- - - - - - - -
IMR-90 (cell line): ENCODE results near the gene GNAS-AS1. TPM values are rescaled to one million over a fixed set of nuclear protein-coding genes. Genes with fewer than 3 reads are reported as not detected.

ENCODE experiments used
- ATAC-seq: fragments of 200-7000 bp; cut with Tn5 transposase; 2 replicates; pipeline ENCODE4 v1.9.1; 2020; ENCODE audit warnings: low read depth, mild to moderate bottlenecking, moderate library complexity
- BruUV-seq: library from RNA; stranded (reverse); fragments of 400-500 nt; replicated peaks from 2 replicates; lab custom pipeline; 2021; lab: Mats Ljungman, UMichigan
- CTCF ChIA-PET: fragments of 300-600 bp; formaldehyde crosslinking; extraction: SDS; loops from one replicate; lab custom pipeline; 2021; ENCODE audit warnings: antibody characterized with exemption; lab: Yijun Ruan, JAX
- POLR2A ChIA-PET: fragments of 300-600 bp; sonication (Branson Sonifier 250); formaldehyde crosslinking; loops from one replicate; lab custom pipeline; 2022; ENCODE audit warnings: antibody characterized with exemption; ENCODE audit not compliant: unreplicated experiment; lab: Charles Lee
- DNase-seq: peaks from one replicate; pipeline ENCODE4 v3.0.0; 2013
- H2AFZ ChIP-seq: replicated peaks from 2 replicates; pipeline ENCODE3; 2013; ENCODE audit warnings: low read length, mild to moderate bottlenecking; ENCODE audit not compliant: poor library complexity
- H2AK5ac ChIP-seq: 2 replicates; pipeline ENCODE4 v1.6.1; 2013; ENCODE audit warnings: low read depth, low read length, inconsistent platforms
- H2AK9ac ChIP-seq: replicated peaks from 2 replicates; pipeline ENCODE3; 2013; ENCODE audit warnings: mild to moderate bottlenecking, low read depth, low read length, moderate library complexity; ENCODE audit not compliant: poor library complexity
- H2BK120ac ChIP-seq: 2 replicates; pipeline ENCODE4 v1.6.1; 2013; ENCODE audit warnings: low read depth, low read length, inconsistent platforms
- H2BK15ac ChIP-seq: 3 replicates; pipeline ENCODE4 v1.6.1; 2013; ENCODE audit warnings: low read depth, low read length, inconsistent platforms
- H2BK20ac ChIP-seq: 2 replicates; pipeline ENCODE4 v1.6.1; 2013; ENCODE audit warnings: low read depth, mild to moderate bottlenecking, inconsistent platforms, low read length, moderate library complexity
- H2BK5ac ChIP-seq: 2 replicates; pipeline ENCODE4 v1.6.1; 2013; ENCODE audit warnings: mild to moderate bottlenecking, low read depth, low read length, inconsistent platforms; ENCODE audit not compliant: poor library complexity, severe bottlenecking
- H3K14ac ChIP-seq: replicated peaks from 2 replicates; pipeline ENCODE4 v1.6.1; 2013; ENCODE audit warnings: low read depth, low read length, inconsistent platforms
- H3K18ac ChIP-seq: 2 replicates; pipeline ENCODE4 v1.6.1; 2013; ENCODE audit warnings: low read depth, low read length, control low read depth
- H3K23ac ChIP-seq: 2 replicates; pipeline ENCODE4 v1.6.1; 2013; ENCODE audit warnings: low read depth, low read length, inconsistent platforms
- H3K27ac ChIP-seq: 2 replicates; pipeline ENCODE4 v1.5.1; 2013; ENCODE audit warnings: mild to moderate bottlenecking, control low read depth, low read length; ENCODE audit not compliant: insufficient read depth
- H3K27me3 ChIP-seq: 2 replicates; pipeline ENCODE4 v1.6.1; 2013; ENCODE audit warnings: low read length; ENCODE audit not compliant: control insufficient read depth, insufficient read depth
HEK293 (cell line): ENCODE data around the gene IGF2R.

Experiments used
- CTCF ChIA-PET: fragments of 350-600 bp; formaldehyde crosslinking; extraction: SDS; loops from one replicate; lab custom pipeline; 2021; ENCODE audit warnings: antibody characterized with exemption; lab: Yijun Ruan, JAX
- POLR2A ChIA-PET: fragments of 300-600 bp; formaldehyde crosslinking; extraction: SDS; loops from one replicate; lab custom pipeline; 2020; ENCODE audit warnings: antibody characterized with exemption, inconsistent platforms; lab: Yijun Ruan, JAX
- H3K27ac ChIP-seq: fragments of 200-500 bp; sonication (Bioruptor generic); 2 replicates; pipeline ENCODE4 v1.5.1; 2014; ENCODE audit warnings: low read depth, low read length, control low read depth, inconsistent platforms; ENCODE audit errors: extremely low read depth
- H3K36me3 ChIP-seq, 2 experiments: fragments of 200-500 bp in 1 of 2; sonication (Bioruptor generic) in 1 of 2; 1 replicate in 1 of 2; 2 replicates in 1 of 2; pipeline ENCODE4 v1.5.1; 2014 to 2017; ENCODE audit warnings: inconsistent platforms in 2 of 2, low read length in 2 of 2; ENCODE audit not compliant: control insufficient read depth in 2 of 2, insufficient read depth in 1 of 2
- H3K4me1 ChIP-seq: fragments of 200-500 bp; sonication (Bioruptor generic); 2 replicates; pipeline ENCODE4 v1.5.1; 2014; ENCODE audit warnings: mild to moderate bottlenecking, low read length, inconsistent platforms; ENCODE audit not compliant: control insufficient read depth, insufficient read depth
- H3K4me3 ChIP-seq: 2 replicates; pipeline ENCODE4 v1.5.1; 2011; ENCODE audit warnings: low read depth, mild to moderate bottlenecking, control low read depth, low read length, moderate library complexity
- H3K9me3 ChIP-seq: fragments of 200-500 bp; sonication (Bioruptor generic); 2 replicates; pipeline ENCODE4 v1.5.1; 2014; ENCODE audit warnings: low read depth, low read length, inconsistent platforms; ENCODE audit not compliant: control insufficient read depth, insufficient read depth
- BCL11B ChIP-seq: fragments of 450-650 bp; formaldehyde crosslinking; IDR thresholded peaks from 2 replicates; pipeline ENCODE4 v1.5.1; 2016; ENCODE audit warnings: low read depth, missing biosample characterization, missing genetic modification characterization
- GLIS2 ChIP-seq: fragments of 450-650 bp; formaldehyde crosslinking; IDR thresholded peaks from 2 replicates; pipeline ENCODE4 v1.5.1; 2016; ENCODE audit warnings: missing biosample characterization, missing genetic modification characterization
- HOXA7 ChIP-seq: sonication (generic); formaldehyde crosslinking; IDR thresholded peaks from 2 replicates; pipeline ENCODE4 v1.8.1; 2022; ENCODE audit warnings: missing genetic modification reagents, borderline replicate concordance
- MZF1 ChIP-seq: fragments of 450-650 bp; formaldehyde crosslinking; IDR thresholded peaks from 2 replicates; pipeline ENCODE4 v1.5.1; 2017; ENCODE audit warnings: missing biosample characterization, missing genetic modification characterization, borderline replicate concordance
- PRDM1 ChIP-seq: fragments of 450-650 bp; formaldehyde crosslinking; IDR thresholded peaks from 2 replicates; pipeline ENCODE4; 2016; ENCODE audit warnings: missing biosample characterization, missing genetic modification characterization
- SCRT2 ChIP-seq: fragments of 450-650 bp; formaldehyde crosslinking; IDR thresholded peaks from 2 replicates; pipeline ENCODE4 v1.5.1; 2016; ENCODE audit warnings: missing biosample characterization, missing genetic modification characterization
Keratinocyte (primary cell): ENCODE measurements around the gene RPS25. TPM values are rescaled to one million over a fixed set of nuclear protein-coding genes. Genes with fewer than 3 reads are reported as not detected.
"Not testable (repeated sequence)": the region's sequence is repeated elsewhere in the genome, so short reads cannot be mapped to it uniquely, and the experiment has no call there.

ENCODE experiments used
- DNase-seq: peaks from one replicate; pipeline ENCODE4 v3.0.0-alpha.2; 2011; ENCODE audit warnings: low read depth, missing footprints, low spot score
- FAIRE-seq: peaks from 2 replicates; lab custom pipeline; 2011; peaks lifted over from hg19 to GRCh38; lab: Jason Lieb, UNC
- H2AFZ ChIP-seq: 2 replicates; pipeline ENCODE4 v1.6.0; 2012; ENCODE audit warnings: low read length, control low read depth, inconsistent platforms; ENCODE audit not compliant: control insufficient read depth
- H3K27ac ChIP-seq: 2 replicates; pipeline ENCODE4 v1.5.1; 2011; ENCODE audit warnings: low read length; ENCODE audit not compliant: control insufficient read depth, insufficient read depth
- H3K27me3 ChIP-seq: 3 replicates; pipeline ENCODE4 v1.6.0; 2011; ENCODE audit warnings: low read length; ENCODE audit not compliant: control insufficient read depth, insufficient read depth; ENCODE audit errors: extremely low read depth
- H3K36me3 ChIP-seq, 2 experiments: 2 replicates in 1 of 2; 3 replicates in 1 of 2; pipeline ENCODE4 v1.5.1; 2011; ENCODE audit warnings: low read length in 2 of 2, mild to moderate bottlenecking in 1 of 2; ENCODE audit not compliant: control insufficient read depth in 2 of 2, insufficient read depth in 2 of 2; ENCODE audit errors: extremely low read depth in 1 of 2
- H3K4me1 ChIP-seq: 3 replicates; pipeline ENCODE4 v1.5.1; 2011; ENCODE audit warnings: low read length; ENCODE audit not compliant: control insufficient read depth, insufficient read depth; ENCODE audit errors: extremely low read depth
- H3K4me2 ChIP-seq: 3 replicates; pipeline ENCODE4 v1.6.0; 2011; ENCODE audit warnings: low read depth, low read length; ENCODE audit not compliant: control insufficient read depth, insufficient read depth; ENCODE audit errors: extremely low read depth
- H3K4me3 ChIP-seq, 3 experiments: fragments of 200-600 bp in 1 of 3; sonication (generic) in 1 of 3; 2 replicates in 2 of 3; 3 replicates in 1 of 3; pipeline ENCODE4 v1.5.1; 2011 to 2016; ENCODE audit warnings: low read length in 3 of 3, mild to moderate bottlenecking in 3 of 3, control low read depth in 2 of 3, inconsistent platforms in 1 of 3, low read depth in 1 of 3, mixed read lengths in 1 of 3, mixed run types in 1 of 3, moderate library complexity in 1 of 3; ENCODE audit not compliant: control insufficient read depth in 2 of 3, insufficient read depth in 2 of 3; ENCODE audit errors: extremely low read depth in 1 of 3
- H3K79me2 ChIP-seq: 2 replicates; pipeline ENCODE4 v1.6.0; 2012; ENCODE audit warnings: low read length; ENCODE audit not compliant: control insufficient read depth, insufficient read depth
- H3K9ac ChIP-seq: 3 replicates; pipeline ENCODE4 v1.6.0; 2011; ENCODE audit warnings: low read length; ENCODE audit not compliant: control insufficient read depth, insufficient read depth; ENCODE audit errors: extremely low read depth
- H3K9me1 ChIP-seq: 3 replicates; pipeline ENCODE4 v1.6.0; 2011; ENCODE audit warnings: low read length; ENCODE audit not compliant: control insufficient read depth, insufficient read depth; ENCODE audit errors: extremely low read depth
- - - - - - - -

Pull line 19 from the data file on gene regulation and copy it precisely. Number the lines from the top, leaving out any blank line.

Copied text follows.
- H3K27me3 ChIP-seq: 2 replicates; pipeline ENCODE4 v1.6.1; 2013; ENCODE audit warnings: low read length; ENCODE audit not compliant: control insufficient read depth, insufficient read depth